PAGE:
In modern terms, successful projects are associated with strong ideas, goals that can be delivered and clear-sighted leadership. Successful projects also involve many people other than the leader. The involvements of some of these people will be known but many remain unknown. Robert Morison’s Historia is no exception.

Experimentation with optimal arrangements of plants, so people could understand the diversity revealed by exploration of unknown areas, resulted in lists of plants growing in specific gardens or parts of the world, stored in personal herbaria, or descriptions arranged according to species’ uses, e.g., horticultural manuals or medicinal plants in herbals. There were few attempts to encapsulate plant diversity into a single system of classification. Robert Morison realised plant classifications based on habit, habitat or the ways humans exploit plants had no general value. Morison chose to focus his attention on a specific feature of the plant – the fruit.

Technically, a fruit is the mature, female part of a flower. Inside a fruit there are seeds. For example, bananas, tomatoes and grains of rice are fruits, but a Brazil nut, a peanut and a baked bean are all seeds. In the seventeenth century, no clear distinction was made between the fruit and seed. Fruits and seeds are associated with the dispersal of plants in time and space.

To achieve his vast vision, Morison could not work alone. In addition to data extracted from published texts, and personal observations, he needed the cooperation of circles of academic and horticultural correspondents who could give him information about plants with which he was unfamiliar.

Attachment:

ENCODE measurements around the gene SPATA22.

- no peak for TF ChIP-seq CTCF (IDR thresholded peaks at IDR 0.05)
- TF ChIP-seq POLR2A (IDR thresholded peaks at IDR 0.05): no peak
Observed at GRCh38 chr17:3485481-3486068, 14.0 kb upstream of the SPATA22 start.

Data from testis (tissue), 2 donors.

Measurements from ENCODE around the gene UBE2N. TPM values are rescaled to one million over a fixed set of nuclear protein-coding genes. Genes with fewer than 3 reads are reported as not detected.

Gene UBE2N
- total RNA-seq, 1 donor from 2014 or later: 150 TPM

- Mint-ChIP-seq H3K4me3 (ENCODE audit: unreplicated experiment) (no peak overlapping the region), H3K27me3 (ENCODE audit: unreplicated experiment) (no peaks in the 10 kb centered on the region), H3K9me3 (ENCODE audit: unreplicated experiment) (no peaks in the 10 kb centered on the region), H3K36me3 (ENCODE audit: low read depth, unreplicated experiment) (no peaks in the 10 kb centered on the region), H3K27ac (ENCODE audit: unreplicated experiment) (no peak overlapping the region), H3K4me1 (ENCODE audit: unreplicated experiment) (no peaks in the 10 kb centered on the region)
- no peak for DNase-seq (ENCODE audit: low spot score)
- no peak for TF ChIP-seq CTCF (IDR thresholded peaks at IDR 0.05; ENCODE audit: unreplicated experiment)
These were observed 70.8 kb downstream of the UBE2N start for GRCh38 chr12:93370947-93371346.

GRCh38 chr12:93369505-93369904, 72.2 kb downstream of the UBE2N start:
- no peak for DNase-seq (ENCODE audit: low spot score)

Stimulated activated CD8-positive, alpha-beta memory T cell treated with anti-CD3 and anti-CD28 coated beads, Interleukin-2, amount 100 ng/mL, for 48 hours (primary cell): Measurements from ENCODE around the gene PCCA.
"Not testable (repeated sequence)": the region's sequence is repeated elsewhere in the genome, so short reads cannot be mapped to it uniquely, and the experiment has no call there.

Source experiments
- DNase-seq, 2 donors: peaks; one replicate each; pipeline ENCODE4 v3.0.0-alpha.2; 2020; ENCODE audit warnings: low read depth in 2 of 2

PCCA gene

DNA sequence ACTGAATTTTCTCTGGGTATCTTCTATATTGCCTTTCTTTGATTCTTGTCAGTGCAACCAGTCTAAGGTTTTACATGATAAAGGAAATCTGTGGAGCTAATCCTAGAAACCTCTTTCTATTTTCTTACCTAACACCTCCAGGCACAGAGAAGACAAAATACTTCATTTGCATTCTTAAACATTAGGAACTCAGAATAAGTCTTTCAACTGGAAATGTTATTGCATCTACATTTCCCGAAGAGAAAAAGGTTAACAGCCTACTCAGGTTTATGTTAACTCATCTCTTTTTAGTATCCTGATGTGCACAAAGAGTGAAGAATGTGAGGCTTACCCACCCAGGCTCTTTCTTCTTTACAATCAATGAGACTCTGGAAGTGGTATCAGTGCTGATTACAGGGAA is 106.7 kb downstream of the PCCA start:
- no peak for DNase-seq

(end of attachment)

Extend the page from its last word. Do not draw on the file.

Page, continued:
In England, contributors included the Essex-based naturalist John Ray (1627-1705), botanist, diplomat and patron of natural history William Sherard (1659-1728), Charles Dubois (c.1658-1740), cashier-general of the East Indian Company and Henry Compton (1631/32-1713), Bishop of London. From Holland, Paul Hermann (1646-1695), Director of the Hortus Botanicus Leiden, added observations. In France, Guy-Crescent Fagon (1638-1718), physician to Louis XIV (1638-1715), and Pierre Magnol (1638-1715), professor of medicine and Director of the Botanic Garden at the University of Montpellier, made contributions. In Italy, the Sicilian botanist and friar Paolo Silvio Boccone (1633-1704) and Giovanni Battista Trionfetti (1656-1708), Professor of Botany and Prefect of the Botanic Garden at the University of Rome, added observations about Mediterranean plants. In North America, the naturalist and clergyman John Banister (1650-1692) gave a New World perspective.

Two horticulturalists were already in Oxford at the Physic Garden: Jacob Bobart the Elder (c.1599-1680) and Jacob Bobart the Younger (1641-1719). The latter eventually took a leading role in the work on the Historia after Morison died.
Morison decided his Historia would be illustrated. Twelve named artists made contributions to the plates in the Historia: two for their drawings; nine for their engravings; and one for both drawings and engravings. The two artists who contributed drawings only to the plates were: William Sonmans (d.1708; 38 plates) and Francis Barlow (c.1626-1704; 4 plates). The nine engravers only were: Frederick Hendrick van Hove (c.1628-1698; 62 plates); J. Savage (19 plates); Leonardus Henricus van Otteren (c.1671-1731; 12 plates); Robert White (1645-1703; 8 plates); Abraham Blooteling (1640-1690; 7 plates); David Loggan (1634-1692; 3 plates); Leonard Burnford (1681-1715; 1 plate); William Faithorne (c.1620-1691; 1 plate) and Vaughan (1 plate). Michael Burghers (c.1647-1727) contributed drawings to 22 plates and engraved 60 plates. In total, 174 out of 292 plates are attributed to one or more artists.

Patronage, printers, administrators, and a publisher were also needed, if the Historia was to be circulated to botanists throughout Europe, and at least break-even financially. Except for patrons of the Historia, most of the names of these individuals are unknown.